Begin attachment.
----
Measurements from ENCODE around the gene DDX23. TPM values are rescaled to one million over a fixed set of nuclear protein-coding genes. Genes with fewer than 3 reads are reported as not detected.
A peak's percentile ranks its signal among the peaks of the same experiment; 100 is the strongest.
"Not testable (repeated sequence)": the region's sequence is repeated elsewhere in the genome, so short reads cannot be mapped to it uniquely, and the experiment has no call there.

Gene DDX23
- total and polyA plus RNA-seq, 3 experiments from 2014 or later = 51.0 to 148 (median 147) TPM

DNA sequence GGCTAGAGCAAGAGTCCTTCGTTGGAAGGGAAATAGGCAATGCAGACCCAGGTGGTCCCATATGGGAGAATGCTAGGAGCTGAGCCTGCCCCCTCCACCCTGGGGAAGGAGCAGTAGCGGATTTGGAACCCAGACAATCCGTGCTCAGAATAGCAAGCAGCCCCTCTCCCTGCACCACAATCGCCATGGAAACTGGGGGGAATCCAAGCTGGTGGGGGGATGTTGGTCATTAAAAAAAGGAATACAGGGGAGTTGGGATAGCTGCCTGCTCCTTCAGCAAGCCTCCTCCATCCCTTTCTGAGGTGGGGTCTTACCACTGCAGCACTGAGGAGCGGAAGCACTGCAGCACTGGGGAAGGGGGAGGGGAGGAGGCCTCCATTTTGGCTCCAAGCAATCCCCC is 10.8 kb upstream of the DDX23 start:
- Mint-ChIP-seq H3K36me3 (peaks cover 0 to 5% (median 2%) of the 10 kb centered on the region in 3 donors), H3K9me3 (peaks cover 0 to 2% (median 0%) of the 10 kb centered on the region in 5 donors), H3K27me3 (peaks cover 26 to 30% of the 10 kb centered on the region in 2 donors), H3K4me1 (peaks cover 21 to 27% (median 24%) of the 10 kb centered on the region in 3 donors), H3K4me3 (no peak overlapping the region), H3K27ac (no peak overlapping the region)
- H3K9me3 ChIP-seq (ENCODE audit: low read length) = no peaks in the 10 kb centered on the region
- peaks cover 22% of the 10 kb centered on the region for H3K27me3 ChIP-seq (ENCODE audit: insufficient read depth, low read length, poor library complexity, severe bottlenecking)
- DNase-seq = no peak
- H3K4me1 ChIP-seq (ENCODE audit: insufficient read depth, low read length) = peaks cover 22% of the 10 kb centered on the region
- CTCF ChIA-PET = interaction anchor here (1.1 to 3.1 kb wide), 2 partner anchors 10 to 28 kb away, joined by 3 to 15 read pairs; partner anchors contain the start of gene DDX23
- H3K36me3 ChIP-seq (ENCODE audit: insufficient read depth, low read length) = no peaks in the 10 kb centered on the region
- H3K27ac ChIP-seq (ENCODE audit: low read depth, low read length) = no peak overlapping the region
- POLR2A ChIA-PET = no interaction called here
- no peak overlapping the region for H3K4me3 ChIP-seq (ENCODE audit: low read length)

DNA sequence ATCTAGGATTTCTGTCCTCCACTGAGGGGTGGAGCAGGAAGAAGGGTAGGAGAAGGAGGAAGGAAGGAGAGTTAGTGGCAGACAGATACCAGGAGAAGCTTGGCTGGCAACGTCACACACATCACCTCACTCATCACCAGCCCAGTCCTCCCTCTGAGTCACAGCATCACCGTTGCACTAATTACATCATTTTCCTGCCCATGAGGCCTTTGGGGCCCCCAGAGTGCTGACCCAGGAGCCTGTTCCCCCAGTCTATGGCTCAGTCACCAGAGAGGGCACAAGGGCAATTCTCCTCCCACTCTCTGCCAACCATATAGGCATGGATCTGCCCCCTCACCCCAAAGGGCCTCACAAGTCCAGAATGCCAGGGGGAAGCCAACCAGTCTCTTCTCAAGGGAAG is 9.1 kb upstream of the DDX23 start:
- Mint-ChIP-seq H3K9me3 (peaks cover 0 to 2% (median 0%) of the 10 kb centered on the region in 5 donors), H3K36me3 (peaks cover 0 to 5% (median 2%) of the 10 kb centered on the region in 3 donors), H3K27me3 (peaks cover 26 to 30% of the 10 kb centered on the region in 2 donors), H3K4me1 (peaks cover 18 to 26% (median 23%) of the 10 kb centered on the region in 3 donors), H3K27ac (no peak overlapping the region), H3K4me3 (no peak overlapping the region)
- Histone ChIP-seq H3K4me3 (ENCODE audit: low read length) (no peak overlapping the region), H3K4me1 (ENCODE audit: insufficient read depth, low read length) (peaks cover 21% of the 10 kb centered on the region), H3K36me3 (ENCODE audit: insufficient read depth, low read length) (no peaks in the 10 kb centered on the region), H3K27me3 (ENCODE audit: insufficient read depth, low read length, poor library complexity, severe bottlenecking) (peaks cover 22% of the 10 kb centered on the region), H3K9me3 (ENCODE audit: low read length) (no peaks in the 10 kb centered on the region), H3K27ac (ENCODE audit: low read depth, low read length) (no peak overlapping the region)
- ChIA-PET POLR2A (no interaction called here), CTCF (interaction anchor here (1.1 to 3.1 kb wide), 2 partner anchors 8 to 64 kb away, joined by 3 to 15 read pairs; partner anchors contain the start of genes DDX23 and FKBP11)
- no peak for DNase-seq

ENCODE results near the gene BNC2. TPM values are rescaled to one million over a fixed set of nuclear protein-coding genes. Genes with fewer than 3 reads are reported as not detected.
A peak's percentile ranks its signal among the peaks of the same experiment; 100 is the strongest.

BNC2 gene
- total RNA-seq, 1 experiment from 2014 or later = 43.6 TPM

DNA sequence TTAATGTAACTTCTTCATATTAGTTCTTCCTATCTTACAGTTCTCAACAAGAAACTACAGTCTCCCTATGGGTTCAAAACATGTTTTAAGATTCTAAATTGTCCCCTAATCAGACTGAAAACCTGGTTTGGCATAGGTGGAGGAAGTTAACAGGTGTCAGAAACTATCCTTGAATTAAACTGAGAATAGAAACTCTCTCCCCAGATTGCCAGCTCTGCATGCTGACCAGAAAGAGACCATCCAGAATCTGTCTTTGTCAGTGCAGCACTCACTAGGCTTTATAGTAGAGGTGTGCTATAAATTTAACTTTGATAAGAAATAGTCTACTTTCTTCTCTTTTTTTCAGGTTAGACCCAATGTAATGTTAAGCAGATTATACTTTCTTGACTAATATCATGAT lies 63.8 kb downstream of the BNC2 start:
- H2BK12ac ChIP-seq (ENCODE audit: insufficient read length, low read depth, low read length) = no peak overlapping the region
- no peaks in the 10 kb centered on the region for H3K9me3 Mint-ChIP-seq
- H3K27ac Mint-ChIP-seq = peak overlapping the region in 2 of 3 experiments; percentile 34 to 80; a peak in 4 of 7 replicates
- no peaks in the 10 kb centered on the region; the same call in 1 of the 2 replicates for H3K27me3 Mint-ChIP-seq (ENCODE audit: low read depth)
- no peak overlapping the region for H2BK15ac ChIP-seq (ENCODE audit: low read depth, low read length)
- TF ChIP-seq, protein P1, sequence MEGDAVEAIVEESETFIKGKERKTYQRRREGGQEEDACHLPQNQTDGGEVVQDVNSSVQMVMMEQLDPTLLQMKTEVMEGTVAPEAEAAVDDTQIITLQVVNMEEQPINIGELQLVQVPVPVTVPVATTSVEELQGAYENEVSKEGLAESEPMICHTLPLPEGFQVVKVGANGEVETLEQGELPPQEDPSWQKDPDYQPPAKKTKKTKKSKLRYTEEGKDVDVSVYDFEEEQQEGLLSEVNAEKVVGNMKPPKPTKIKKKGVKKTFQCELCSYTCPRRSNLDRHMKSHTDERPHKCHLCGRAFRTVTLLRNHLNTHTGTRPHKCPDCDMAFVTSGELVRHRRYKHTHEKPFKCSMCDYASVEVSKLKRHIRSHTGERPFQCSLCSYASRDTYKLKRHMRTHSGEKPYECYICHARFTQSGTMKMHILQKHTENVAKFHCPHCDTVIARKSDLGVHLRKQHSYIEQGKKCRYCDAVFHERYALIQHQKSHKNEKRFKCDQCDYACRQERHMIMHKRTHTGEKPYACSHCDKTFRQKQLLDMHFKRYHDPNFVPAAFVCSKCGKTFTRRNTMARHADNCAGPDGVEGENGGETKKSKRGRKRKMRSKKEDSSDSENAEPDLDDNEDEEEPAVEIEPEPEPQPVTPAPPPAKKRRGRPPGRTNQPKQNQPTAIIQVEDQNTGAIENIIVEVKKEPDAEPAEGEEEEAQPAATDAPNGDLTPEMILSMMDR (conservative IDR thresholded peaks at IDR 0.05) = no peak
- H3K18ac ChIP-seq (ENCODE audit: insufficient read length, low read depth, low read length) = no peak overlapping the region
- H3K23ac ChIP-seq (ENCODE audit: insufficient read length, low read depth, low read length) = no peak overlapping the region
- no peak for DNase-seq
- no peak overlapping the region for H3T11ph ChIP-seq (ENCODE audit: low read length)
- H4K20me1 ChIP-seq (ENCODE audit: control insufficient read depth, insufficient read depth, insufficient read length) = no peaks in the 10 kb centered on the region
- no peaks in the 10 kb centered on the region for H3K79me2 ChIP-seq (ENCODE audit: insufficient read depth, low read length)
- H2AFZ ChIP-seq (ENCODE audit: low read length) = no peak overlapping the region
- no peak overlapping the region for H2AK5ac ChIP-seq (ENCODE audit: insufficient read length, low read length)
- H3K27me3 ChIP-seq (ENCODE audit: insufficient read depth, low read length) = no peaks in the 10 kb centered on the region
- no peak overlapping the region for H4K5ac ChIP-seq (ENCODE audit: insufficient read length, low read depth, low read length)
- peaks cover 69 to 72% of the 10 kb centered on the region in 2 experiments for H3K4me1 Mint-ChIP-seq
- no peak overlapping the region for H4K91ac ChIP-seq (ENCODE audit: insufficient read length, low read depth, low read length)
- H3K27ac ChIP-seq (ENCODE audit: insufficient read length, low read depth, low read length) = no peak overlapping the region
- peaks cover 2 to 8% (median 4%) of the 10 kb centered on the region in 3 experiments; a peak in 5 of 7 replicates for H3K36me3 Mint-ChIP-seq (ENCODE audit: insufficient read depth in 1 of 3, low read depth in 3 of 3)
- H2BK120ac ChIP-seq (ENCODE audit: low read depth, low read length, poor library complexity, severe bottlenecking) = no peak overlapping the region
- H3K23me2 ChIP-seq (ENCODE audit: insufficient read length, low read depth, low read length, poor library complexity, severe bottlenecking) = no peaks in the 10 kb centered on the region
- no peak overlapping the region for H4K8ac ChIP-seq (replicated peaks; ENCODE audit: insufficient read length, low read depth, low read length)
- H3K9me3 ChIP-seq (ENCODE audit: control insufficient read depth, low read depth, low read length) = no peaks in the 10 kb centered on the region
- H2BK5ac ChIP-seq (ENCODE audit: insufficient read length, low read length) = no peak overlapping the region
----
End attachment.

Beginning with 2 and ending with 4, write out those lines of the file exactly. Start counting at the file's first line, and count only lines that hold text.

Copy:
A peak's percentile ranks its signal among the peaks of the same experiment; 100 is the strongest.
"Not testable (repeated sequence)": the region's sequence is repeated elsewhere in the genome, so short reads cannot be mapped to it uniquely, and the experiment has no call there.

Gene DDX23